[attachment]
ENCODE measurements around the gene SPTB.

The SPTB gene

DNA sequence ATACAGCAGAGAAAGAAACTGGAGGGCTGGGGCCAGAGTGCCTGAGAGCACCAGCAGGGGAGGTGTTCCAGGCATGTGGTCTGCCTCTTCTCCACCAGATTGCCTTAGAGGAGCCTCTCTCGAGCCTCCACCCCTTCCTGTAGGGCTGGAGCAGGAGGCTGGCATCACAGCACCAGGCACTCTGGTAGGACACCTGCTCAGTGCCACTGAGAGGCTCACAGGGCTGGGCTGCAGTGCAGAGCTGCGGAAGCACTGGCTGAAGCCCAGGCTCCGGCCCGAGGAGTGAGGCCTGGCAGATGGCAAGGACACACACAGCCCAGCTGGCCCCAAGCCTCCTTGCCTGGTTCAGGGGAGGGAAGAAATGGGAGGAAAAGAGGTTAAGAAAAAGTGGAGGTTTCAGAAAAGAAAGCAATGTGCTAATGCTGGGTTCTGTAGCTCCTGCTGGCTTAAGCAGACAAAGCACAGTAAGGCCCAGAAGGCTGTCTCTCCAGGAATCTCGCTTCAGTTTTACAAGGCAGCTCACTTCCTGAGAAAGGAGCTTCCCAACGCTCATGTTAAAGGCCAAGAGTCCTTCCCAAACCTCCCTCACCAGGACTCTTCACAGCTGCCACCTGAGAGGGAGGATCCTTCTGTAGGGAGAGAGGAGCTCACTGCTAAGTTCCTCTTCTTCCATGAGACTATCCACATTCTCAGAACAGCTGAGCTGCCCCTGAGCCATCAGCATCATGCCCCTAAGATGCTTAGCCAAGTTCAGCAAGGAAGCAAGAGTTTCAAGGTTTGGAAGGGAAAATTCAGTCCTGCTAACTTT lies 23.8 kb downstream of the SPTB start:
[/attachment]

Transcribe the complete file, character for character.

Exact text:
ENCODE measurements around the gene SPTB.

The SPTB gene

DNA sequence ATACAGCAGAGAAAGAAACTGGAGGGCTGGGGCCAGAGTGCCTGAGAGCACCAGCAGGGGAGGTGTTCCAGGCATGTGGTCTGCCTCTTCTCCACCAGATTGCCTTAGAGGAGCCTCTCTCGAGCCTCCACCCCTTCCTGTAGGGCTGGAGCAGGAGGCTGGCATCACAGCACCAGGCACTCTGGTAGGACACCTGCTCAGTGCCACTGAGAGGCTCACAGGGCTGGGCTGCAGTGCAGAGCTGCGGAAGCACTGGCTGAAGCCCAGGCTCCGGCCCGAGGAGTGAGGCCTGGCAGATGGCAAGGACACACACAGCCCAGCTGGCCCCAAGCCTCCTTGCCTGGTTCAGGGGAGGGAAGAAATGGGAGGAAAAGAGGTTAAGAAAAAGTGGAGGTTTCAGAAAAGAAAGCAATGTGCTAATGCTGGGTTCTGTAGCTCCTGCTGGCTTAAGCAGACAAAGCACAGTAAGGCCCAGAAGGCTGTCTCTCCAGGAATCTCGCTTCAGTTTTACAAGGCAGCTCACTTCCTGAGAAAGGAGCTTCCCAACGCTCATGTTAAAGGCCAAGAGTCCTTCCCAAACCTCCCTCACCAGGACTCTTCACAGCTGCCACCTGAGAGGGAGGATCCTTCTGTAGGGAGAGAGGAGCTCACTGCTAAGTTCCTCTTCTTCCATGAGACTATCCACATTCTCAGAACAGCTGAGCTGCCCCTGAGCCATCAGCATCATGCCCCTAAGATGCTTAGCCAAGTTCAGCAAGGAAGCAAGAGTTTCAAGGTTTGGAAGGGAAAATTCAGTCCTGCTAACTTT lies 23.8 kb downstream of the SPTB start: